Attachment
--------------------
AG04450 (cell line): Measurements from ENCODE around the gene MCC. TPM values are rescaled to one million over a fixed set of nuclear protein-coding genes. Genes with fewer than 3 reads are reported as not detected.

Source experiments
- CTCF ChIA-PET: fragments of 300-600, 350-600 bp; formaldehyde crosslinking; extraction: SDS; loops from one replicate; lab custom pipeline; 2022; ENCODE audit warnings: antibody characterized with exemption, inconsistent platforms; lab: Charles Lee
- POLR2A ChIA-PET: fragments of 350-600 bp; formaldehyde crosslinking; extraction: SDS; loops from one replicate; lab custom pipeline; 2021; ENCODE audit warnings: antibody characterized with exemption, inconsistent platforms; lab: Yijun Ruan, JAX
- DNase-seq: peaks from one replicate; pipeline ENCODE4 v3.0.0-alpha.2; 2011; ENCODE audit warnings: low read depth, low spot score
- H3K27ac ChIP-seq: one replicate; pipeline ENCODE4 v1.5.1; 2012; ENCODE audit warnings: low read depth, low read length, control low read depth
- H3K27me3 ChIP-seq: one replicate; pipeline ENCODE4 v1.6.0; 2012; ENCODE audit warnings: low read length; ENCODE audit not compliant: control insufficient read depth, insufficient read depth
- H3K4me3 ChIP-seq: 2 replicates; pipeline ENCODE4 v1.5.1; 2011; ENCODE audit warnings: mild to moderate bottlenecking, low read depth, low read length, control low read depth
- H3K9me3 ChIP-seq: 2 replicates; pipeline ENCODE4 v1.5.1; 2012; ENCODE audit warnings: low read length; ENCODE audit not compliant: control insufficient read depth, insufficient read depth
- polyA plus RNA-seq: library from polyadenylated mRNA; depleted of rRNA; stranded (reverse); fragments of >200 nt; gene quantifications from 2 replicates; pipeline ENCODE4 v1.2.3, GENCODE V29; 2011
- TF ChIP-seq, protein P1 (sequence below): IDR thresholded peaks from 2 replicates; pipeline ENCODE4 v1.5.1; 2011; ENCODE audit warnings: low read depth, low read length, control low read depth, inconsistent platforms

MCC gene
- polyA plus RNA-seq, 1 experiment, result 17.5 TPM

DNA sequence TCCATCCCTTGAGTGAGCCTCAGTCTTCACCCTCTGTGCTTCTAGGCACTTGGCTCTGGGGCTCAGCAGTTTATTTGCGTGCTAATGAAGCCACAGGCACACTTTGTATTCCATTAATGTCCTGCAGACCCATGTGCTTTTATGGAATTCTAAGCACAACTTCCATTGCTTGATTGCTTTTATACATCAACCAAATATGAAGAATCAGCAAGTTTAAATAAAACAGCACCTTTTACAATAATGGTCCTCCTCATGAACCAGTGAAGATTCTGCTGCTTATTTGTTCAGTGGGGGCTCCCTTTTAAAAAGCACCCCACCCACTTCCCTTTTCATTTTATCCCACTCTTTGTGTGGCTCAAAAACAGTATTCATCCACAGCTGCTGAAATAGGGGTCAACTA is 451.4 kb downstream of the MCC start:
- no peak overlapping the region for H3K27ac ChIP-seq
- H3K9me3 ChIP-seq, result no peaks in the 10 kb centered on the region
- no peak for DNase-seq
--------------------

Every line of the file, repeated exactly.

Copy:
AG04450 (cell line): Measurements from ENCODE around the gene MCC. TPM values are rescaled to one million over a fixed set of nuclear protein-coding genes. Genes with fewer than 3 reads are reported as not detected.

Source experiments
- CTCF ChIA-PET: fragments of 300-600, 350-600 bp; formaldehyde crosslinking; extraction: SDS; loops from one replicate; lab custom pipeline; 2022; ENCODE audit warnings: antibody characterized with exemption, inconsistent platforms; lab: Charles Lee
- POLR2A ChIA-PET: fragments of 350-600 bp; formaldehyde crosslinking; extraction: SDS; loops from one replicate; lab custom pipeline; 2021; ENCODE audit warnings: antibody characterized with exemption, inconsistent platforms; lab: Yijun Ruan, JAX
- DNase-seq: peaks from one replicate; pipeline ENCODE4 v3.0.0-alpha.2; 2011; ENCODE audit warnings: low read depth, low spot score
- H3K27ac ChIP-seq: one replicate; pipeline ENCODE4 v1.5.1; 2012; ENCODE audit warnings: low read depth, low read length, control low read depth
- H3K27me3 ChIP-seq: one replicate; pipeline ENCODE4 v1.6.0; 2012; ENCODE audit warnings: low read length; ENCODE audit not compliant: control insufficient read depth, insufficient read depth
- H3K4me3 ChIP-seq: 2 replicates; pipeline ENCODE4 v1.5.1; 2011; ENCODE audit warnings: mild to moderate bottlenecking, low read depth, low read length, control low read depth
- H3K9me3 ChIP-seq: 2 replicates; pipeline ENCODE4 v1.5.1; 2012; ENCODE audit warnings: low read length; ENCODE audit not compliant: control insufficient read depth, insufficient read depth
- polyA plus RNA-seq: library from polyadenylated mRNA; depleted of rRNA; stranded (reverse); fragments of >200 nt; gene quantifications from 2 replicates; pipeline ENCODE4 v1.2.3, GENCODE V29; 2011
- TF ChIP-seq, protein P1 (sequence below): IDR thresholded peaks from 2 replicates; pipeline ENCODE4 v1.5.1; 2011; ENCODE audit warnings: low read depth, low read length, control low read depth, inconsistent platforms

MCC gene
- polyA plus RNA-seq, 1 experiment, result 17.5 TPM

DNA sequence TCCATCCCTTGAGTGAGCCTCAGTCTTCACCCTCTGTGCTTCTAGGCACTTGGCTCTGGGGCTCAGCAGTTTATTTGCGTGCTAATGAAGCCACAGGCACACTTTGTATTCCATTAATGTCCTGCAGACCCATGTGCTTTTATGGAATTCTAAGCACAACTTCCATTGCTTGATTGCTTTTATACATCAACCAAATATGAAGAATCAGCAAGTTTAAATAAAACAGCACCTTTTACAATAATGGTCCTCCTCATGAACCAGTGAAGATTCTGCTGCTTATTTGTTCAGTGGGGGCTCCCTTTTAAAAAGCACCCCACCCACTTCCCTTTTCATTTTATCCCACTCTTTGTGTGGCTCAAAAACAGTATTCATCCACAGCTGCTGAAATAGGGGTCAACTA is 451.4 kb downstream of the MCC start:
- no peak overlapping the region for H3K27ac ChIP-seq
- H3K9me3 ChIP-seq, result no peaks in the 10 kb centered on the region
- no peak for DNase-seq